Minnie Brown then said: "The next watering place was just holes in the rocks that had been filled with the rain. The water was bitter and green...... We didn't stay long as the water was even unfit for the horses to drink....... We traveled very late that night and it was 10 P.M before we made camp. Wood was plentiful so we soon had supper and were happy to rest." They were especially concerned about water at this time because: "A child of Mrs. Brown's had loosened the tap on their barrel and wasted the water, so that we had to share with them."
Bishop Roundy (1876) said: "Drove to Limestone Tanks, nine miles (from Bitter Springs) and nooned; found plenty of good water in upper tank.
John Tate (1880) "Traveled 14 miles to Limestone tanks (from Cedar Ridge)........1/2 mile from the road, watered horses, dinner and drove on 9 miles to Bitter spring." (going the other direction)
"Nine miles beyond Bitter Springs over a similar road were the Limestone Tanks where rain collected in pockets to afford a scanty supply of water." (Take Up Your Mission, Charles S. Peterson).
James S. Brown (1875) "Pass on to the Limestone Tank and did not get to camp till after dark; clear cold water."
Minnie Brown said: "When we got to McClellan Fork (Tanks?), we found a man camped there with a herd of horned stock. The owner was a Mr. Bushman from Salt Lake County. We had to pay for water at this camp. Mr. Bushman would not understand how we had overtaken him for we were not due at this watering place for two or three days. We told him we had crossed the Colorado the day we arrived and that we had traveled late at night. Mr. Bushman spoke to the caretaker and told him to let us fill our barrels in the morning so we could get started ahead of him. They guarded the stock all night so that they wouldn't drink the water. We had eleven horse in our company who liked to drink, too; so, we went up just before daylight. Mr Bushman had to wait until the tanks filled again. As we pulled away he shouted, "Don't let me overtake you"."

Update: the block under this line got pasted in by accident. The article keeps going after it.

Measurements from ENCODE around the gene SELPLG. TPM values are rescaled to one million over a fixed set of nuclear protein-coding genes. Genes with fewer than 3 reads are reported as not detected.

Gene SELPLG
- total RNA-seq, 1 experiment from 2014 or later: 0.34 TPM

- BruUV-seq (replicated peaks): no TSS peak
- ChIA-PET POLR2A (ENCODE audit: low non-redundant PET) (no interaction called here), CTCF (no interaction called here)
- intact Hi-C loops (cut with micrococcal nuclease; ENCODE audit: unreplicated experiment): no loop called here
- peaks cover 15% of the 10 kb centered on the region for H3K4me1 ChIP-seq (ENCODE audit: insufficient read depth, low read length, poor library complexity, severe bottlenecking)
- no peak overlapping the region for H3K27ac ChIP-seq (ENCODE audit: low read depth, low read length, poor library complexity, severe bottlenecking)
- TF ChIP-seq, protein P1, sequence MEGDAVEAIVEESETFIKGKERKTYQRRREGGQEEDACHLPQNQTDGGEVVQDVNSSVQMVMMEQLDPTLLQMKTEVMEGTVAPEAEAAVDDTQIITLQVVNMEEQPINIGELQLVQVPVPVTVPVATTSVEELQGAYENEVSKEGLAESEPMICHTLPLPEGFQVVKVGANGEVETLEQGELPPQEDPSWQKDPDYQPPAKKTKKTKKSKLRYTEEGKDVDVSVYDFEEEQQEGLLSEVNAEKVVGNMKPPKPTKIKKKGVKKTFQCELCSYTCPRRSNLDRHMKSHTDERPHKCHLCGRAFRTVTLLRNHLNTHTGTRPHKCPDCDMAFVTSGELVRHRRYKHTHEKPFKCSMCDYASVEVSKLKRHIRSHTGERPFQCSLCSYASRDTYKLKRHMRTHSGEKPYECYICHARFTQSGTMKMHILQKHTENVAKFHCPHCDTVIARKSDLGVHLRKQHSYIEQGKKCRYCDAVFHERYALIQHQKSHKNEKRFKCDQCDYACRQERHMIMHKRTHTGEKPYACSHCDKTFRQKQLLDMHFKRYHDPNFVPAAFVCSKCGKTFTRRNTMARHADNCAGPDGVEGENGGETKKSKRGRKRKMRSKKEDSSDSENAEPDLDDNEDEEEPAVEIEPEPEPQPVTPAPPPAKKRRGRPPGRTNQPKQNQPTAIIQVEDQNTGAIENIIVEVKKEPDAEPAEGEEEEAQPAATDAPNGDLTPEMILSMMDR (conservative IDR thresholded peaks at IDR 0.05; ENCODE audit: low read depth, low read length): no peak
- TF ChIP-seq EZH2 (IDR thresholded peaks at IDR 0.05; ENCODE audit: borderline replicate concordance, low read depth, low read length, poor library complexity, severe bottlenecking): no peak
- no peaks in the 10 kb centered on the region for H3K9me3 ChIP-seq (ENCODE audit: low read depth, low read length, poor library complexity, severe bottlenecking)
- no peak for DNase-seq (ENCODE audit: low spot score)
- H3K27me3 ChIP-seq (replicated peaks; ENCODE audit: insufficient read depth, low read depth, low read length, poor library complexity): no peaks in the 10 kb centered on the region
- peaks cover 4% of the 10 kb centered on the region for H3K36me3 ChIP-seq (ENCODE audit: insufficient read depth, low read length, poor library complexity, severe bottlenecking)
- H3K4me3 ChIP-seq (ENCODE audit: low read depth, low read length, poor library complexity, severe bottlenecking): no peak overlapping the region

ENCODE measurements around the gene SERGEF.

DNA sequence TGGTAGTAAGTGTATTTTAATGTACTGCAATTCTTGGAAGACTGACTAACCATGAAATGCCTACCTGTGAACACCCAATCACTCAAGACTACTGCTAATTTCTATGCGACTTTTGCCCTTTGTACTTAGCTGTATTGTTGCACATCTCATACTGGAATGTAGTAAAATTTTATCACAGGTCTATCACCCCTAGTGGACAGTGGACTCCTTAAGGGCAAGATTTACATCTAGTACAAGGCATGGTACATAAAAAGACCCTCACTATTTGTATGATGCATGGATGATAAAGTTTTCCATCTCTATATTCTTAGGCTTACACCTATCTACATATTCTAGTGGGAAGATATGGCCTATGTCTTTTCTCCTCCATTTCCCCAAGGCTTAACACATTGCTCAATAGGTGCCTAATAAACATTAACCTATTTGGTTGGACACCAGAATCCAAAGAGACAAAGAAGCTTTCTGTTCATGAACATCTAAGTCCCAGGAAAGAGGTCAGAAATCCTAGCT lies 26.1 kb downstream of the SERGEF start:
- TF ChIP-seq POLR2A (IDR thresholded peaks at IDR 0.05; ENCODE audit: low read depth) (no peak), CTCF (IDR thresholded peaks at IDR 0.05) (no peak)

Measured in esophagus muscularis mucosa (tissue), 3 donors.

Charles Anderson said they "Drove nearly to Cedar Ridge." They could have camped near McClellan Tanks, but no mention was made of them actually going there.
The Anderson family saw 10 antelope but did not kill any instead they killed two rabbits.
|Charles saw 10 antelope|
McClellan Tanks to Cedar Ridge
|old post office at Cedar Ridge near Highway 89|
|Cedar Ridge cedar|
"The little cedars on the ledges look like ornamental plants and a dark fringe of piñon hangs over the top of the farthest cliff line. On the left low hills of red and white sandstone are broken by dozens of deep, short canyons and covered with scrubby cedar and piñon." Shalot Hall, Pg. 44.
Impressions of the country along the trail were many. Examples include:
"Nature herself built the walls around this treasure vault and it is not strange that she has kept her secrets so well. This whole plateau will one day be a playground for the nation-a playground unique in its grandeur and offering attractions not to be found anywhere else in the world."
Shallot Hall (1911)
However, it did not always appear that way to those who first went to settle that land but returned:
"This is the worst country, I ever saw. It is composed of rock and sand with very little water. What there is, is full of alkaline...timber, game grass, and all facilities for building settlements are very scarce. It is more like desert than anything else." Horton Haight (1873)
"Barren and forbidding, although doubtless the Lord had a purpose in view when He made it so." Henry Holmes (1873)
Yes the Lord did have a purpose. An inscription at Willow Spring said, "Praise him for his goodness and his wonderful works."
|"OH THAT MEN WOULD PRAISE THE LORD|
FOR HIS GOODNESS AND FOR HIS WONDERFUL
WORKS" (PSALMS 107:31)
(INSCRIBED AT WILLOW SPRINGS)
This scripture and over 150 names are inscribed at Willow Springs, the next stopping place, on the trip to Arizona in 1884.